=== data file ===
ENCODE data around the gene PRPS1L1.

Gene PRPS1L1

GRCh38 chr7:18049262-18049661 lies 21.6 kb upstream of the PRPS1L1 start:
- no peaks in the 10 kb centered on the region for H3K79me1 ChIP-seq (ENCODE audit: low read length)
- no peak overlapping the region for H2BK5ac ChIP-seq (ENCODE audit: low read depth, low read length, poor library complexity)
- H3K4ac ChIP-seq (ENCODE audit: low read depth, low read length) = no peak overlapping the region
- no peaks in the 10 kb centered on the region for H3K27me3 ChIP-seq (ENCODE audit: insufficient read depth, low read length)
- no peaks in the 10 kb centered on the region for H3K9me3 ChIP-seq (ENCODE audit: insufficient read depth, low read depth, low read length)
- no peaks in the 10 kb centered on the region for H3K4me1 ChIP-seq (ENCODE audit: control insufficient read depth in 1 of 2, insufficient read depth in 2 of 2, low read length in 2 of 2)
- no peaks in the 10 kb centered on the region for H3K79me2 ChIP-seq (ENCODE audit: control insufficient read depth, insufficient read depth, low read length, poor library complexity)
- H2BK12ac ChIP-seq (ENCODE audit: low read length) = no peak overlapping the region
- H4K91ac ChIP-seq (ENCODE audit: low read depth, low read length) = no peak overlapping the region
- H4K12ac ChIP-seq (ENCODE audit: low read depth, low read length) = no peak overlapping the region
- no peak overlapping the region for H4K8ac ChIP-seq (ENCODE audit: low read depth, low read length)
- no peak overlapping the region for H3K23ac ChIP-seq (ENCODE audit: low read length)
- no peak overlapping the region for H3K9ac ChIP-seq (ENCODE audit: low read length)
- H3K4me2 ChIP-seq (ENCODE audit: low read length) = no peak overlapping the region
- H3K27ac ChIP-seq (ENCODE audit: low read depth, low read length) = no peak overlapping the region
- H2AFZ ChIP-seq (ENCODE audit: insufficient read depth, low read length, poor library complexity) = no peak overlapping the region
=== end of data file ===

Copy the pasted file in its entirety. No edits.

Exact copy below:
ENCODE data around the gene PRPS1L1.

Gene PRPS1L1

GRCh38 chr7:18049262-18049661 lies 21.6 kb upstream of the PRPS1L1 start:
- no peaks in the 10 kb centered on the region for H3K79me1 ChIP-seq (ENCODE audit: low read length)
- no peak overlapping the region for H2BK5ac ChIP-seq (ENCODE audit: low read depth, low read length, poor library complexity)
- H3K4ac ChIP-seq (ENCODE audit: low read depth, low read length) = no peak overlapping the region
- no peaks in the 10 kb centered on the region for H3K27me3 ChIP-seq (ENCODE audit: insufficient read depth, low read length)
- no peaks in the 10 kb centered on the region for H3K9me3 ChIP-seq (ENCODE audit: insufficient read depth, low read depth, low read length)
- no peaks in the 10 kb centered on the region for H3K4me1 ChIP-seq (ENCODE audit: control insufficient read depth in 1 of 2, insufficient read depth in 2 of 2, low read length in 2 of 2)
- no peaks in the 10 kb centered on the region for H3K79me2 ChIP-seq (ENCODE audit: control insufficient read depth, insufficient read depth, low read length, poor library complexity)
- H2BK12ac ChIP-seq (ENCODE audit: low read length) = no peak overlapping the region
- H4K91ac ChIP-seq (ENCODE audit: low read depth, low read length) = no peak overlapping the region
- H4K12ac ChIP-seq (ENCODE audit: low read depth, low read length) = no peak overlapping the region
- no peak overlapping the region for H4K8ac ChIP-seq (ENCODE audit: low read depth, low read length)
- no peak overlapping the region for H3K23ac ChIP-seq (ENCODE audit: low read length)
- no peak overlapping the region for H3K9ac ChIP-seq (ENCODE audit: low read length)
- H3K4me2 ChIP-seq (ENCODE audit: low read length) = no peak overlapping the region
- H3K27ac ChIP-seq (ENCODE audit: low read depth, low read length) = no peak overlapping the region
- H2AFZ ChIP-seq (ENCODE audit: insufficient read depth, low read length, poor library complexity) = no peak overlapping the region